Everything You Need to Know to
Create an SEO Friendly URL
How many times have you looked at your browser's address bar, and all you saw was an endless string of letters, numbers and characters, impossible to understand and even less to memorize or reproduce? Possibly several times.
These long, complex, and incomprehensible addresses are the opposite of what is recommended and examples of what a friendly URL should NOT be.
Friendly URLs are not only more visually pleasing, but they provide essential benefits, and for that reason, this post will help you understand everything relevant to the subject. So, let's go from the beginning of everything.
What is a URL?
URL is an acronym for Uniform Resource Locator, whose creation even in the early days of the Internet, intended to facilitate the location and access of sites and their resources.
In other words, it's the address you type to access the home page or the page that was created to be the website's landing page, when you fill in only the domain in your web browser's address bar, or when you know the address from a specific page, such as the product page, for example.
If it is still unclear what a URL is, knowing its structure or how it is composed will eliminate your possible doubts.
How is a URL composed?
A URL is something like "https://www.verizon.com/support", which is made up of some parts that can be divided into:
- Schema or scheme corresponds to the internet protocol used and must be passed to the webserver. When it comes to accessing a website, it is common to find "HTTPS://", as in our example above.
- Domain or subdomain and which is the part of the address is commonly known as the website name and in this case, is "Temok";
- The TLD (Top Level Domain) or domain extension, as it is commonly referred to, is equivalent to ".com";
- Path or directory, when it exists, corresponds to additional information of which folder or directory the content you want to access is located, which in this case is "blog".
- Finally, "what-is-mysql" completes the URL with additional information that makes a more specific reference to the content contained in the path or directory.
The idea behind this structure is sound.
In practical terms, it is the same as "telling" the browser to use a secure HTTP protocol – HTTPS – to access the "Temok.com" domain, more precisely in the "blog" folder and in this folder display the content corresponding to the page "what-is-mysql".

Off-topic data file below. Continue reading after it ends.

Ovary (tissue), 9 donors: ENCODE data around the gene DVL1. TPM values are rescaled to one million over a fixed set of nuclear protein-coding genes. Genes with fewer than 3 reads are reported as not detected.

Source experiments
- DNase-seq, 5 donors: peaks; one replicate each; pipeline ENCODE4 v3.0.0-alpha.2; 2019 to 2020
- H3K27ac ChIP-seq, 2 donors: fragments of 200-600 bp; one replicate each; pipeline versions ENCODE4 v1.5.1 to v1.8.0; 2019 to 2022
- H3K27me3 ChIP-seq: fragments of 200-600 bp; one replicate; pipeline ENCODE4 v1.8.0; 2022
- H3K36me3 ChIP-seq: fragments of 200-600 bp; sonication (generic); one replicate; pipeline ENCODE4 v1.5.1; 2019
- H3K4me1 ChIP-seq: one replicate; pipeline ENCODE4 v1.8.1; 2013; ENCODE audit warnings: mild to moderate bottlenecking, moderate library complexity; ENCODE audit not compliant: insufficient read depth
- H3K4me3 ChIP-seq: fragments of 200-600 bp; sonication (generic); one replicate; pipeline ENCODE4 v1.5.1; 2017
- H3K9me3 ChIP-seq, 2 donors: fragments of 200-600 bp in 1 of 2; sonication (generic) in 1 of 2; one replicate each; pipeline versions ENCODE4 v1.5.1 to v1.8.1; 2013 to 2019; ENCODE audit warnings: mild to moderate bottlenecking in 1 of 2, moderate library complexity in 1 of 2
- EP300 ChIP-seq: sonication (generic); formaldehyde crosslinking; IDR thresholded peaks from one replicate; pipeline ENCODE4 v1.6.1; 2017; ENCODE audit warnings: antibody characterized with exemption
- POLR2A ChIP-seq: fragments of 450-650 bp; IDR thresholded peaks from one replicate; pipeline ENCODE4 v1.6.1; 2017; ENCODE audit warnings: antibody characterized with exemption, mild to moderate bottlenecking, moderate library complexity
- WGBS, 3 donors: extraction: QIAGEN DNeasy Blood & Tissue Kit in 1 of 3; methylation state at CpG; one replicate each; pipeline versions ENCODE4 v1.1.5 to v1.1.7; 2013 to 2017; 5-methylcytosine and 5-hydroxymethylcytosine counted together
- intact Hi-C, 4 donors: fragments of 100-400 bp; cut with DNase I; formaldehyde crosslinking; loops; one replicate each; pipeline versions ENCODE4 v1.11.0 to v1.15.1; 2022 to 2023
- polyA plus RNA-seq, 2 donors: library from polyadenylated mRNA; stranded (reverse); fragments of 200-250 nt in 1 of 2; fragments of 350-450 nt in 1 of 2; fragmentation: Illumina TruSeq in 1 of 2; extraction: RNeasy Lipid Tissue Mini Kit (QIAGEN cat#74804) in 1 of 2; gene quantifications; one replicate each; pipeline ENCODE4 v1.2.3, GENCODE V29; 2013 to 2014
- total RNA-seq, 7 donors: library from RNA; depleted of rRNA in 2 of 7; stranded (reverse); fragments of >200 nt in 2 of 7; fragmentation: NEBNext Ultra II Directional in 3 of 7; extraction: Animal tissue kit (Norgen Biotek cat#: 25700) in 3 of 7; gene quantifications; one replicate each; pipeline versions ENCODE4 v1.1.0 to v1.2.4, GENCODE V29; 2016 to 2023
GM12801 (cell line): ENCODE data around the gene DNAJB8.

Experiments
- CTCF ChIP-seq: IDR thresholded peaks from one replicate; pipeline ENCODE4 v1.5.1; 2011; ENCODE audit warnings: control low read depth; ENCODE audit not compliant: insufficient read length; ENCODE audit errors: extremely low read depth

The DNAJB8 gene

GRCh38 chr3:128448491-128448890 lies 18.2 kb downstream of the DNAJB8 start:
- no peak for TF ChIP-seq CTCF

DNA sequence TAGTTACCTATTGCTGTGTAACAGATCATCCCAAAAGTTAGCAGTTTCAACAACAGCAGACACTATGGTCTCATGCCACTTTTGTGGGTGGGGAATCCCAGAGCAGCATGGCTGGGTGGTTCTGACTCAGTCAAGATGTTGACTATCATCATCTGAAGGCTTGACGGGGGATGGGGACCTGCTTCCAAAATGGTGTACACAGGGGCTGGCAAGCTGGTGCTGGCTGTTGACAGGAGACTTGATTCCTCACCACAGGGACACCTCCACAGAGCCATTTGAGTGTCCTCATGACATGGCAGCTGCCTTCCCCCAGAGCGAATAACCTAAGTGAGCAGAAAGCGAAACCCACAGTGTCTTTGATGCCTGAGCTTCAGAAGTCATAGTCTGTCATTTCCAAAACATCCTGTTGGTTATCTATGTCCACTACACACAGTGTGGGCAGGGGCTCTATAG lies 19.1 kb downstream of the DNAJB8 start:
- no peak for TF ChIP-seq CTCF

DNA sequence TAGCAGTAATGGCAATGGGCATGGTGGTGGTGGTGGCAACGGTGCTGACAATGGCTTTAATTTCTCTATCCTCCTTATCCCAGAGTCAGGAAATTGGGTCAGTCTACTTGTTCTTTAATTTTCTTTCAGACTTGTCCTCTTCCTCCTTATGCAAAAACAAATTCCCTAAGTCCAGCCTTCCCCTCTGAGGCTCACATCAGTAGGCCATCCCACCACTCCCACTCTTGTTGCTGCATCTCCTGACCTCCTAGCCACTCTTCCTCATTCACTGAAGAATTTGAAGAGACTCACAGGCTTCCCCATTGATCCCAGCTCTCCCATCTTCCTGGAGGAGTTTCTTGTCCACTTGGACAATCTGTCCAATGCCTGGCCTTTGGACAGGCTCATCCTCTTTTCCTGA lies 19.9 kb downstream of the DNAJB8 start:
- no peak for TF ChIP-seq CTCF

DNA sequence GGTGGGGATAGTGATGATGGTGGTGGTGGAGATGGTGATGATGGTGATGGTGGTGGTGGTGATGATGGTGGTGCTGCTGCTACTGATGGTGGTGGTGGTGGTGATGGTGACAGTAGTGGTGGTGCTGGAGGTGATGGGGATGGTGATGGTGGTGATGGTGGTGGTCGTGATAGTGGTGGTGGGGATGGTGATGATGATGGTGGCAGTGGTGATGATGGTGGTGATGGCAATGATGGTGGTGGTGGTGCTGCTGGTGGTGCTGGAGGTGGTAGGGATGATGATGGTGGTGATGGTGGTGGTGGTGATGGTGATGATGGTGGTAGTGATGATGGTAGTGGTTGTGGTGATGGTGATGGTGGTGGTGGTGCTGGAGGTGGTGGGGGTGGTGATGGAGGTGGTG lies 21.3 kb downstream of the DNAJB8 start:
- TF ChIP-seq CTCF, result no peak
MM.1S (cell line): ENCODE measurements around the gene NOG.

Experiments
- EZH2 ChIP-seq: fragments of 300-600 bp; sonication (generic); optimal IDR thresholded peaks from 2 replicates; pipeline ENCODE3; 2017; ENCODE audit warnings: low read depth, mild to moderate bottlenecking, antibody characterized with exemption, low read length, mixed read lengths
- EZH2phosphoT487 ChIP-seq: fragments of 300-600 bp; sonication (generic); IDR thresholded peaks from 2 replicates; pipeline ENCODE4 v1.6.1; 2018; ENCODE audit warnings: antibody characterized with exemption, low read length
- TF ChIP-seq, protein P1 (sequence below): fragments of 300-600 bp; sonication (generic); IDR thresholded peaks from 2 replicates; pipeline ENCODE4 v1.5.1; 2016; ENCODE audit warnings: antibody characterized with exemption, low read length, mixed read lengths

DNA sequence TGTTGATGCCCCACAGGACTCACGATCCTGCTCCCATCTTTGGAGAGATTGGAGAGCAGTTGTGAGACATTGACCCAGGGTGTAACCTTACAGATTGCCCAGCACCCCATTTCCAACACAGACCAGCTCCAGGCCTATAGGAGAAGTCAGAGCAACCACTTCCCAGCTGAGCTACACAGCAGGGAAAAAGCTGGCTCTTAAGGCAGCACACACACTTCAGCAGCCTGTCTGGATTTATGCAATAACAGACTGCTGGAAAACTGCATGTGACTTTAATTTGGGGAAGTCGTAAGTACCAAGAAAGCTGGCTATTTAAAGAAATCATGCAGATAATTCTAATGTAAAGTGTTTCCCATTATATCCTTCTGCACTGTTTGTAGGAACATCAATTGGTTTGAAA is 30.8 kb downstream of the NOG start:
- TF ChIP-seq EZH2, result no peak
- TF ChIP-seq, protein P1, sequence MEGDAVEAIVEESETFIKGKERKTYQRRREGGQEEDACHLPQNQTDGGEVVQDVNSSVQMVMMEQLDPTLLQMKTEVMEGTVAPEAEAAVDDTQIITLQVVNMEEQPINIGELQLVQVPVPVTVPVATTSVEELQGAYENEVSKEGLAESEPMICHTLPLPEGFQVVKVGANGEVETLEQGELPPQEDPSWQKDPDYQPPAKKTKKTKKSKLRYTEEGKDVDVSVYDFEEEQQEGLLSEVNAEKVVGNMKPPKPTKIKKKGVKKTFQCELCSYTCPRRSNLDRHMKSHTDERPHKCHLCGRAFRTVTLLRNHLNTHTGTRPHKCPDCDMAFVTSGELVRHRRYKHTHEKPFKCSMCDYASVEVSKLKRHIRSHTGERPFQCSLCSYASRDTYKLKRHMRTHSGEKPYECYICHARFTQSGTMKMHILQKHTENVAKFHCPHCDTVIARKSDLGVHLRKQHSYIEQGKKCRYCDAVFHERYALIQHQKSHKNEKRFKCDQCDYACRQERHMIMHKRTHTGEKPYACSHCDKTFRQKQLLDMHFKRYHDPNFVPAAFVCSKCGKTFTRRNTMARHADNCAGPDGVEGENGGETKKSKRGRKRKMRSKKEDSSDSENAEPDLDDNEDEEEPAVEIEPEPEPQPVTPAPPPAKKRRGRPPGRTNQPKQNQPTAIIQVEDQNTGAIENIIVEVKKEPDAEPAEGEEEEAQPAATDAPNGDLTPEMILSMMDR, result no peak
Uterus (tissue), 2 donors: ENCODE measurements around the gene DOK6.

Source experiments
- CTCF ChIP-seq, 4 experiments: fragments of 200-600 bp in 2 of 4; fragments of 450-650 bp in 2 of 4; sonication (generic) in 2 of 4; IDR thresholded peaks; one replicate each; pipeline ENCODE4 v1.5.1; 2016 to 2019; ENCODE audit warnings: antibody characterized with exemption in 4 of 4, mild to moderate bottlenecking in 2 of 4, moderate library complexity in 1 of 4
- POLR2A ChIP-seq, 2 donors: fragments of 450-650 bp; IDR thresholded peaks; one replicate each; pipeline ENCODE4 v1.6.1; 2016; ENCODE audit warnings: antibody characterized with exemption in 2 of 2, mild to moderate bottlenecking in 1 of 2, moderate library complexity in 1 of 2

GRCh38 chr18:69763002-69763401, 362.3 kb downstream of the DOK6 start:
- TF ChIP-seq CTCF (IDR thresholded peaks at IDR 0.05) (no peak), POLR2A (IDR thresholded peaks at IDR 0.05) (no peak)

Objective, practical and intuitive, isn't it?
However, as trade sites began to become more sophisticated, they grew in size, offering more content and mainly when dynamic sites emerged, built using a programming language. Such as PHP and databases, such as MySQL, URLs started to be used to pass parameters of how the respective pages should be "mounted" by the webserver.
This is usually the main reason for long, unreadable, and even less memorable URLs, such as: "http://www.yoursite.com/index.php?route="
Anyone looking at something like that, especially if they don't know anything about website development and web programming, cannot understand anything, let alone reproduce this address again unless they copy and paste it somewhere.
The proliferation of content sites, e-commerce sites and other types of sites developed from programming languages such as ASP and PHP made it impossible to access any content that wasn't for the repetition of all the necessary navigation to get to that one. Specific page.
Entering an address like the last one we used as an example is unfeasible.
To solve this and other problems arising from this situation, friendly URLs were created.
What is a friendly URL?
A friendly URL is a virtual address with a clear structure is as short as possible, is easily identifiable as to its destination, and is easier to remember.
In other words, it is the return to the initially, idealized structure, in which by observing the corresponding address, you can imagine what is associated with it, as in the following URLs:
"https://techsaa.com/about-us" or "https://www.example.com/products"
When analyzing both addresses, one can imagine that they will give access to the contact and product page of the website in question.
Why use friendly URLs?
There are several reasons why it is highly recommended to use friendly URLs:
- The first and most apparent justification for the use of friendly URLs is, as the name suggests, to make the access address to the corresponding page friendlier, more accessible, more transparent to whoever is going to access it;